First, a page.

Limited supply and catabolism restrict the essential amino acid tryptophan (Trp) in tumors. How tumors sustain translation under Trp stress remains unclear. Unlike other amino acids, Trp stress activatess the EGFR, which enhances macropinocytosis and RAS signaling to the MTORC1 and p38/MAPK kinases, sustaining translation. The AHR forms part of the Trp stress proteome and promotes autophagy to sustain Trp levels, and ceramide biosynthesis. Thus, Trp restriction elicits pro-translation signals enabling adaptation to nutrient stress, placing Trp into a unique position in the amino acid-mediated stress response. Our findings challenge the current perception that Trp restriction inhibits MTORC1 and the AHR and explain how both cancer drivers remain active. A glioblastoma patient subgroup with enhanced MTORC1 and AHR displays an autophagy signature, highlighting the clinical relevance of MTORC1-AHR crosstalk. Regions of high Trp or high ceramides are mutually exclusive, supporting that low Trp activates the EGFR-MTORC1-AHR axis in glioblastoma tissue.

Authors: Pauline Pfänder, Lucas Hensen, Patricia Razquin Navas, Marie Solvay, Mirja Tamara Prentzell, Ahmed Sadik, Alexander M. Heberle, Sophie Seifert, Leon Regin, Tobias Bausbacher, Anna-Sophia Egger, Madlen Hotze, Tobias Kipura, Bianca Berdel, Ivana Karabogdan, Luis F. Somarribas Patterson, Michele Reil, Deepak Sayeeram, Vera Peters, Jose Ramos Pittol, Ineke van ’t Land-Kuper, Teresa Börding, Saskia Trump, Alienke van Pijkeren, Yang Zhang, Fabricio Loayza-Puch, Alexander Kowar, Sönke Harder, Lorenz Waltl, André Gollowitzer, Tetsushi Kataura, Viktor I. Korolchuk, Shad A. Mohammed, Phillipp Sievers, Felix Sahm, Hartmut Schlüter, Andreas Koeberle, Carsten Hopf, Marcel Kwiatkowski, Christine Sers, Benoit J. Van den Eynde, Christiane A. Opitz, Kathrin Thedieck

Date Published: 17th Jan 2023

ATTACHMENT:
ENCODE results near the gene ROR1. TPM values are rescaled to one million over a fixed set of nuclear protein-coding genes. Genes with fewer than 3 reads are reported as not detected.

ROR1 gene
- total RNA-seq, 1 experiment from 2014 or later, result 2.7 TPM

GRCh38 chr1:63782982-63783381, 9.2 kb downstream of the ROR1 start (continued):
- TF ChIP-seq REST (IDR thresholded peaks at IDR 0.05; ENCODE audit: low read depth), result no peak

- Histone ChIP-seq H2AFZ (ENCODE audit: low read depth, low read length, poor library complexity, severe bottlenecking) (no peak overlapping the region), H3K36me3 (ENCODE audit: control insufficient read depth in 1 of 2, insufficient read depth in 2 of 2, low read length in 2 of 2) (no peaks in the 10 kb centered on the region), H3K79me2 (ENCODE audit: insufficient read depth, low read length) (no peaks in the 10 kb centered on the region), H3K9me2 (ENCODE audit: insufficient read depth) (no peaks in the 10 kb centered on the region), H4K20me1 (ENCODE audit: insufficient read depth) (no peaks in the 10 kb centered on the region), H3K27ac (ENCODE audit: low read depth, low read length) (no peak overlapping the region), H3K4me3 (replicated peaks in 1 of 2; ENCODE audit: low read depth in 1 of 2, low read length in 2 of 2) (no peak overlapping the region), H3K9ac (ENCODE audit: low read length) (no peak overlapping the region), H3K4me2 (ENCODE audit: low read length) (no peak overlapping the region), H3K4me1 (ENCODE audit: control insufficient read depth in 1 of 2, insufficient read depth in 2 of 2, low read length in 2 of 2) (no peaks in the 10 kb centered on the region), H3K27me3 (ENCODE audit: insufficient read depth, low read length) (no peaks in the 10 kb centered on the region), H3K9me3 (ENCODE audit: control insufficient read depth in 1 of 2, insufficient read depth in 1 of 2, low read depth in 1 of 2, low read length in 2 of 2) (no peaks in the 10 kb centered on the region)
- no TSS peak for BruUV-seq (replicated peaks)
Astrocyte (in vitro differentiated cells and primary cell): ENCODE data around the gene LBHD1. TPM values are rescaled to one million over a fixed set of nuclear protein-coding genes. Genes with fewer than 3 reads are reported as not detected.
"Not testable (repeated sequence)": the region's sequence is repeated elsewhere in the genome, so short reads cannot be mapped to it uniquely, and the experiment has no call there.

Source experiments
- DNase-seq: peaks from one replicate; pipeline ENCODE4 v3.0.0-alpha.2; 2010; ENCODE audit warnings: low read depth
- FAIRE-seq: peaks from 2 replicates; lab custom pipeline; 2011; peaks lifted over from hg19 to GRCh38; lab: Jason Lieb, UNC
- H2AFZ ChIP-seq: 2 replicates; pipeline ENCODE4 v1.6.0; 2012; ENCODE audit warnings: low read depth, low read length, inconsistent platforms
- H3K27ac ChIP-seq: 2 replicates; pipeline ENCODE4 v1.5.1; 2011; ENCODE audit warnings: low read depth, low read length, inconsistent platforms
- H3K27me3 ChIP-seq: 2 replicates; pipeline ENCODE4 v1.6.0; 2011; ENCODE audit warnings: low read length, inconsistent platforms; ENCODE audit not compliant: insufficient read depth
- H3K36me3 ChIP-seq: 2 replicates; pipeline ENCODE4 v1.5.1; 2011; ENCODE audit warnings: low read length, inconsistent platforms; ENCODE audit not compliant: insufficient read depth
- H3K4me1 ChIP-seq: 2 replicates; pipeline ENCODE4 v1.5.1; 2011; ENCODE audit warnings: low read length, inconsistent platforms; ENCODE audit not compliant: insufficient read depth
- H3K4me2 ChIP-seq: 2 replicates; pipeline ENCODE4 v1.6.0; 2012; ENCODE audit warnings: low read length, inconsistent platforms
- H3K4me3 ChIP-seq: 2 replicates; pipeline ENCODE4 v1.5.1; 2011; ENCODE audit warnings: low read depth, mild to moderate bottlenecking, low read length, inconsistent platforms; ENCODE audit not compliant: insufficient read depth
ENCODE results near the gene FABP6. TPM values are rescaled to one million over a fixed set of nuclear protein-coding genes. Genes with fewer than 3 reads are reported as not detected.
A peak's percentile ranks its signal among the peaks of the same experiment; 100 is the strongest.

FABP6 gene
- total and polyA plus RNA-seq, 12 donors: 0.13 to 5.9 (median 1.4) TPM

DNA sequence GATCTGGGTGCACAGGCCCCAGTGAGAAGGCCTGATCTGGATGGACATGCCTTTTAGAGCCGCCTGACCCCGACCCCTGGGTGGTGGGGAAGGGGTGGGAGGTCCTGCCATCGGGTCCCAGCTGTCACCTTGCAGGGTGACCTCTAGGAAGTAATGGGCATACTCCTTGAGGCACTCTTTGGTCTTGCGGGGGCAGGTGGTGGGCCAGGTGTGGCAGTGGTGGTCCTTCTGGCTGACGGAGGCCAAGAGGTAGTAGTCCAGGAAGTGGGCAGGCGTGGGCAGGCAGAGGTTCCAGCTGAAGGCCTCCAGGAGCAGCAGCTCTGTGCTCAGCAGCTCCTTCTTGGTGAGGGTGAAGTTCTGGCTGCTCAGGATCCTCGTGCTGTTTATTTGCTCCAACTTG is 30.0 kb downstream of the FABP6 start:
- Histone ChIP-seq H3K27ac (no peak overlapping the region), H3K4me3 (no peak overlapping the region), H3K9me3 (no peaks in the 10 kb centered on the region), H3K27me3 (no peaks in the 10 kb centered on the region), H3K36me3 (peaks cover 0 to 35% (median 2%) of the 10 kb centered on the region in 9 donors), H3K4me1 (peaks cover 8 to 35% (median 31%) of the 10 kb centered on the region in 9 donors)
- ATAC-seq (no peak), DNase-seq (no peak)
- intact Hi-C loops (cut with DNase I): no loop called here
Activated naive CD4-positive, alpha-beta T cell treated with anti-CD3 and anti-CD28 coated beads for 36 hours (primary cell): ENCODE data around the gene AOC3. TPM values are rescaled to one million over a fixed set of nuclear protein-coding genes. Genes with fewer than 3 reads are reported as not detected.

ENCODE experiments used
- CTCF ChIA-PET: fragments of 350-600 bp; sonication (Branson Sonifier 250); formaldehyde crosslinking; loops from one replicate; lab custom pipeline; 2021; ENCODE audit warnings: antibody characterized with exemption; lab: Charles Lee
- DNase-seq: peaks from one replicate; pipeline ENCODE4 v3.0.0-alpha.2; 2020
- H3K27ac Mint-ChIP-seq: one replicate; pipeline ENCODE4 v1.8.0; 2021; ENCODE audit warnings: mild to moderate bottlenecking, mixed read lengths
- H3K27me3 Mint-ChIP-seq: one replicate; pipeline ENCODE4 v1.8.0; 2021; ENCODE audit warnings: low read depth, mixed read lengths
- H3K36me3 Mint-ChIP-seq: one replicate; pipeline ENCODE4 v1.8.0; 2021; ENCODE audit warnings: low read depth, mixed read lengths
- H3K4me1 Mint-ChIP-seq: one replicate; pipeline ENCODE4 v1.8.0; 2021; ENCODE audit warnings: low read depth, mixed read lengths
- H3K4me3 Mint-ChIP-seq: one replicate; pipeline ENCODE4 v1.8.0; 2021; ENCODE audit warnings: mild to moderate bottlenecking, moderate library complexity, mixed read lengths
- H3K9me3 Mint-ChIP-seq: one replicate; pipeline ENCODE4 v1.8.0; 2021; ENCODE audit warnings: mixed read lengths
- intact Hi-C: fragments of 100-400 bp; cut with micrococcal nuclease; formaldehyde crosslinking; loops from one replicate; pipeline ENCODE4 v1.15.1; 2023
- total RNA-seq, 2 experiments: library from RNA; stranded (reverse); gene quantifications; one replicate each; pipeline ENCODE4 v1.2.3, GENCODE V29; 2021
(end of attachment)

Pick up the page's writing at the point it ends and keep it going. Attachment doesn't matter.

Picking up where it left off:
Publication Type: Journal

Abstract (Expand)

All cells and organisms exhibit stress-coping mechanisms to ensure survival. Cytoplasmic protein-RNA assemblies termed stress granules are increasingly recognized to promote cellular survival under stress. Thus, they might represent tumor vulnerabilities that are currently poorly explored. The translationinhibitory eIF2α kinases are established as main drivers of stress granule assembly. Using a systems approach, we identify the translation enhancers PI3K and MAPK/p38 as pro-stressgranule- kinases. They act through the metabolic master regulator mammalian target of rapamycin complex 1 (mTORC1) to promote stress granule assembly.When highly active, PI3K is the main driver of stress granules; however, the impact of p38 becomes apparent as PI3K activity declines. PI3K and p38 thus act in a hierarchical manner to drive mTORC1 activity and stress granule assembly. Of note, this signaling hierarchy is also present in human breast cancer tissue. Importantly, only the recognition of the PI3K-p38 hierarchy under stress enabled the discovery of p38’s role in stress granule formation. In summary, we assign a new prosurvival function to the key oncogenic kinases PI3K and p38, as they hierarchically promote stress granule formation.

Authors: Alexander Martin Heberle, Patricia Razquin Navas, Miriam Langelaar-Makkinje, Katharina Kasack, Ahmed Sadik, Erik Faessler, Udo Hahn, Philip Marx-Stoelting, Christiane A Opitz, Christine Sers, Ines Heiland, Sascha Schäuble, Kathrin Thedieck

Date Published: 28th Mar 2019

Publication Type: Not specified